Eric Wright, Communications Manager | Ecojustice
604-685-5618 ext. 525, firstname.lastname@example.org.
Jens Wieting, Senior Forest and Climate Campaigner | Sierra Club BC
email@example.com, (604) 354-5312
Grab a pencil and come and draw coastal wolves with artist Julius Csotonyi! This creative online art lesson is perfect for all ages!
Join us as we tackle government and industry spin to shed a light on the current state of old-growth forests in B.C.
In this session, we’ll be learning to draw the small but mighty hummingbird with scientific illustrator Dr. Julius Csotonyi! Grab a pencil and join the fun!
FOR IMMEDIATE RELEASE
April 12, 2022
VICTORIA (Unceded Lekwungen Territories) – B.C. groups are releasing new evidence of ongoing logging and pending cut permits in proposed old growth deferral areas in the province.
Conservation North, Sierra Club BC, Stand.earth, Wilderness Committee, and Wildsight are calling on the province to immediately issue deferral orders for ongoing and planned logging in at-risk old growth forests, as well as to increase and expedite funding to First Nations and forest communities to support the transition from old growth logging.
In the absence of deferrals, cutting permits have recently been submitted for priority deferral areas in the Inland Temperate Rainforest. Wildsight has called on the province to immediately defer logging in 19 pending cutblocks from Downie Timber in the Wood River area north of Golden, which overlap important caribou habitat and old growth deferrals by more than 174 hectares.
“The Cutting Permit in the Wood River is a major test to the province’s public credibility on old growth,” said Eddie Petryshen, Conservation Specialist at Wildsight. “Deferring harvest and implementing legal deferrals here will set an important precedent for old growth protection.”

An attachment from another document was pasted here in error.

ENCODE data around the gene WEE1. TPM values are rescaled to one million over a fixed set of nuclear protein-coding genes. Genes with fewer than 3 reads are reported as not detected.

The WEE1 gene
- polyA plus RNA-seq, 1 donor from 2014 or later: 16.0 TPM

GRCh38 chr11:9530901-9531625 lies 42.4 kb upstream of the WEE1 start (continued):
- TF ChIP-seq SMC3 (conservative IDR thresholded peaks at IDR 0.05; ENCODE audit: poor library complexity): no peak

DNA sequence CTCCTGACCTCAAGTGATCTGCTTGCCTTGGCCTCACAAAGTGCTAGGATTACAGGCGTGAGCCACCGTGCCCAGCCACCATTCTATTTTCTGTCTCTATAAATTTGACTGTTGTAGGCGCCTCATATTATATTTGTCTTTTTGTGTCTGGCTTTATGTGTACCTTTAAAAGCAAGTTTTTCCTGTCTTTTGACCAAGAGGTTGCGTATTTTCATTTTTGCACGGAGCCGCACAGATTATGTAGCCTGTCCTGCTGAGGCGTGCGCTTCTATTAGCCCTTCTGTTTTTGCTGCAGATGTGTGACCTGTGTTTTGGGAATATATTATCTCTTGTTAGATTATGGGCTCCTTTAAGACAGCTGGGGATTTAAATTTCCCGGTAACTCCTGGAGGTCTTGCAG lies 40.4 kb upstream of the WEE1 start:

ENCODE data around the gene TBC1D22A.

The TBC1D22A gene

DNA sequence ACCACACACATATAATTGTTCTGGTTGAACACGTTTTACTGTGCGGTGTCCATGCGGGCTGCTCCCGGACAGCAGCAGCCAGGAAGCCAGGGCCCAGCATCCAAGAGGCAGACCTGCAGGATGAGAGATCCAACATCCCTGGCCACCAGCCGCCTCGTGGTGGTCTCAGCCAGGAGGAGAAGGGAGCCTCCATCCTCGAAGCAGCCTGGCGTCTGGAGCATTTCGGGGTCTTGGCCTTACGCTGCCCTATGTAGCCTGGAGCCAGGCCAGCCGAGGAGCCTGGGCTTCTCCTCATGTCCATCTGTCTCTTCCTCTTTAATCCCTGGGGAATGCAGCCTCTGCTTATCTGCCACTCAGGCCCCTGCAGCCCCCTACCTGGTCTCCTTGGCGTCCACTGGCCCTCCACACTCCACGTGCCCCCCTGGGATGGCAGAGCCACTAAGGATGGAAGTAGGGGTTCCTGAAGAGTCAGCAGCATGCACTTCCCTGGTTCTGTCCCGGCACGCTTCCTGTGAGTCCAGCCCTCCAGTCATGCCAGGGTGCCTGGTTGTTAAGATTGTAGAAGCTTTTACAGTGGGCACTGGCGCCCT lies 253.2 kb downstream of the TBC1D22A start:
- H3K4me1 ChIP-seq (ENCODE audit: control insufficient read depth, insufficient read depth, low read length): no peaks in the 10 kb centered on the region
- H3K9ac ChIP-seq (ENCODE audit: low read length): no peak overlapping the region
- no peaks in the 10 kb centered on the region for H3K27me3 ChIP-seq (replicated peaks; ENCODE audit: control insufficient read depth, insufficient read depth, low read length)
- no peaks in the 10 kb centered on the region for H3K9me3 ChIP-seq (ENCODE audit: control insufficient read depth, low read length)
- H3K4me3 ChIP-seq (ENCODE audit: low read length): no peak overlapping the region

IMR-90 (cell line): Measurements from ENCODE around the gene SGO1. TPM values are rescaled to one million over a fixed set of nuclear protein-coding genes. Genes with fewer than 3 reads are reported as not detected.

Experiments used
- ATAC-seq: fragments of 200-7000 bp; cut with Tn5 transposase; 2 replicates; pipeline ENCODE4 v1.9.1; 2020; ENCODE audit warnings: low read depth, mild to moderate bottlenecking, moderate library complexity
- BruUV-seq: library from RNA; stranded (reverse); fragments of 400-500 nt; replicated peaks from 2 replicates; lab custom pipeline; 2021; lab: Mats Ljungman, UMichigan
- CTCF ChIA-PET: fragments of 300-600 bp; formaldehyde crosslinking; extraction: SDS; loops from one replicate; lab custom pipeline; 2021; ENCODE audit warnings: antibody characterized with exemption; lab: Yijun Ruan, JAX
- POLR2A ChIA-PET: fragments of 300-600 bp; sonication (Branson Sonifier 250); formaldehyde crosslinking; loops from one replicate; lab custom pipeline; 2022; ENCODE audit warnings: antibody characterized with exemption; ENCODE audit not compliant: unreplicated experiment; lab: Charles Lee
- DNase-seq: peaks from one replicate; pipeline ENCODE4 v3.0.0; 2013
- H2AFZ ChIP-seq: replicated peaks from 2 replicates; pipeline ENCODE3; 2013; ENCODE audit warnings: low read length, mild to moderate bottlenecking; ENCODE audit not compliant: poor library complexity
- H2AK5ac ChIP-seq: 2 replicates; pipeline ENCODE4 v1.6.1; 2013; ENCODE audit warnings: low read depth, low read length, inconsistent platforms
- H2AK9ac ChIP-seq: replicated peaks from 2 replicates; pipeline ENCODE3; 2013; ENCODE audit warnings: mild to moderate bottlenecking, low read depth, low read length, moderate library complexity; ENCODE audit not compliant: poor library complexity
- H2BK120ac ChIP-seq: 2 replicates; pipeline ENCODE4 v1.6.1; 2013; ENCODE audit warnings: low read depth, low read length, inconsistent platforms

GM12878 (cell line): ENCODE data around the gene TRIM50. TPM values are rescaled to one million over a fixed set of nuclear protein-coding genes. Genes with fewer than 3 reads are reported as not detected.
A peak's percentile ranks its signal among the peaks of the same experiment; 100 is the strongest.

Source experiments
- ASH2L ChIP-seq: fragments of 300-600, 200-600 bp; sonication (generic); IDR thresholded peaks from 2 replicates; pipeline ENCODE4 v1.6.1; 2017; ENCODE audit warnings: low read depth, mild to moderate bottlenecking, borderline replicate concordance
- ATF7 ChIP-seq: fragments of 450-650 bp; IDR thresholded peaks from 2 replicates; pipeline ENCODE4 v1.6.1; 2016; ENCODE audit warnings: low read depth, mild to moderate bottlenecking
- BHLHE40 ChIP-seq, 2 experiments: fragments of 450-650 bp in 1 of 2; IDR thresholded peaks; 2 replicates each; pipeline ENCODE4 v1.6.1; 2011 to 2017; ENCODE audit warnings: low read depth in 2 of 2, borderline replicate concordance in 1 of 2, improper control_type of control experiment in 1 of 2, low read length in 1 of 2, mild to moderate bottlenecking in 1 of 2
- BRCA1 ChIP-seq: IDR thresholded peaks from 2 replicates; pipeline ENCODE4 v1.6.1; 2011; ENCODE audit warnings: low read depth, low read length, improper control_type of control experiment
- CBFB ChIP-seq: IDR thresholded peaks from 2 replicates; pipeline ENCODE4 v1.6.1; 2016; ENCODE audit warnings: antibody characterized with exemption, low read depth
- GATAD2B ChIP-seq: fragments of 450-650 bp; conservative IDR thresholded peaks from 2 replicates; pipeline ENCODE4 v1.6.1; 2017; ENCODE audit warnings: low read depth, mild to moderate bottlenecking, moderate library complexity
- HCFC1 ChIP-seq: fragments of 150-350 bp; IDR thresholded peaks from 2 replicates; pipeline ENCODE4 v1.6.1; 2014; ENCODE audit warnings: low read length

Upcoming research from Stand.earth Research Group (SRG) has identified multiple old growth deferral areas that were logged between March 2021 and March 2022, totalling an estimated 520 hectares of deferrals. Using satellite data from Planet Labs, this initial research, focused on Northern Vancouver Island and the Central Interior, found 43 deferral areas had been partially or mostly logged, including areas near 100 Mile House logged by West Fraser since November. In total, the study identified about 120 hectares of old growth logged after the province released maps of deferral areas on November 2, 2021.
“While Minister Katrine Conroy told us companies were acting in good faith, West Fraser and others continued to log old growth forests that had been marked for deferral,” said Tegan Hansen, Forest Campaigner at Stand.earth. “We cannot entrust the future of these irreplaceable forests to logging companies that profit from cutting them down.”
The logging identified in the initial research has overwhelmingly occurred in big-treed old growth forests (95%), one of three categories prioritized for logging deferrals by the province’s old growth Technical Advisory Panel (TAP). The majority of old growth forests mapped for deferral are in the B.C. interior, with many high-risk areas being in the Northern Wetbelt, an ecosystem ranked by scientists as Endangered under IUCN Red List criteria.